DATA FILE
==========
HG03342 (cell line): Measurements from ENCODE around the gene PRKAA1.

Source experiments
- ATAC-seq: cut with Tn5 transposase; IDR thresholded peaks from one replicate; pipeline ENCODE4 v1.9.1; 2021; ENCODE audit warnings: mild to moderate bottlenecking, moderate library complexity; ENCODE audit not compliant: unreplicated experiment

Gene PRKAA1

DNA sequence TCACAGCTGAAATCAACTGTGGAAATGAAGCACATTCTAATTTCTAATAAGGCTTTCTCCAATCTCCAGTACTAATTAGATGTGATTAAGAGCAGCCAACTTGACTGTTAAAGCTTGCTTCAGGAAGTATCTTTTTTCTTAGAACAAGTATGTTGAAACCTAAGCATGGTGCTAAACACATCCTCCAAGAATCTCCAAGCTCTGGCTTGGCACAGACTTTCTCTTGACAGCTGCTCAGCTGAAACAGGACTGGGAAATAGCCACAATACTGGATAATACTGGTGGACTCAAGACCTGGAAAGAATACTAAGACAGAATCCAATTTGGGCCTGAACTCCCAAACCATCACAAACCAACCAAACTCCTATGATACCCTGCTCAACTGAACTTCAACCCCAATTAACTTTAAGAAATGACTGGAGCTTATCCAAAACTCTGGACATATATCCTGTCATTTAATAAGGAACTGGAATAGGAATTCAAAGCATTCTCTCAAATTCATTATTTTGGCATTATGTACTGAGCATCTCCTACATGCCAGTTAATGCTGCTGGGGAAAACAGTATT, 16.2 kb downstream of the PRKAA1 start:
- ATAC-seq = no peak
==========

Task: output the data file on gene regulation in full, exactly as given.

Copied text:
HG03342 (cell line): Measurements from ENCODE around the gene PRKAA1.

Source experiments
- ATAC-seq: cut with Tn5 transposase; IDR thresholded peaks from one replicate; pipeline ENCODE4 v1.9.1; 2021; ENCODE audit warnings: mild to moderate bottlenecking, moderate library complexity; ENCODE audit not compliant: unreplicated experiment

Gene PRKAA1

DNA sequence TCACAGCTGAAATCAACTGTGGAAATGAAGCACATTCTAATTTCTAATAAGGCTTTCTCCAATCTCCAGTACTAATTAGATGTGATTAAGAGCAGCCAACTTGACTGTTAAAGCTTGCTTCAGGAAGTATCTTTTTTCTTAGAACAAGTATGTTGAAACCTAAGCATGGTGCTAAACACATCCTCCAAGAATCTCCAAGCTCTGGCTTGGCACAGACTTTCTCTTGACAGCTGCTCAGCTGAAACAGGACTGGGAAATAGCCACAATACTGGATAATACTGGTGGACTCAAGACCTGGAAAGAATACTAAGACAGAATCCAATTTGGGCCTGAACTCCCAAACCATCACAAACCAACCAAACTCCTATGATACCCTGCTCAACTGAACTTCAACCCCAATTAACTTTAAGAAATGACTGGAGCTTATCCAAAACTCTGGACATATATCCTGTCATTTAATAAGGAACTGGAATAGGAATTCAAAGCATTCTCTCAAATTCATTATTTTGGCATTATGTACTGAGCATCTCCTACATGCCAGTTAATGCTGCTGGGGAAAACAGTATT, 16.2 kb downstream of the PRKAA1 start:
- ATAC-seq = no peak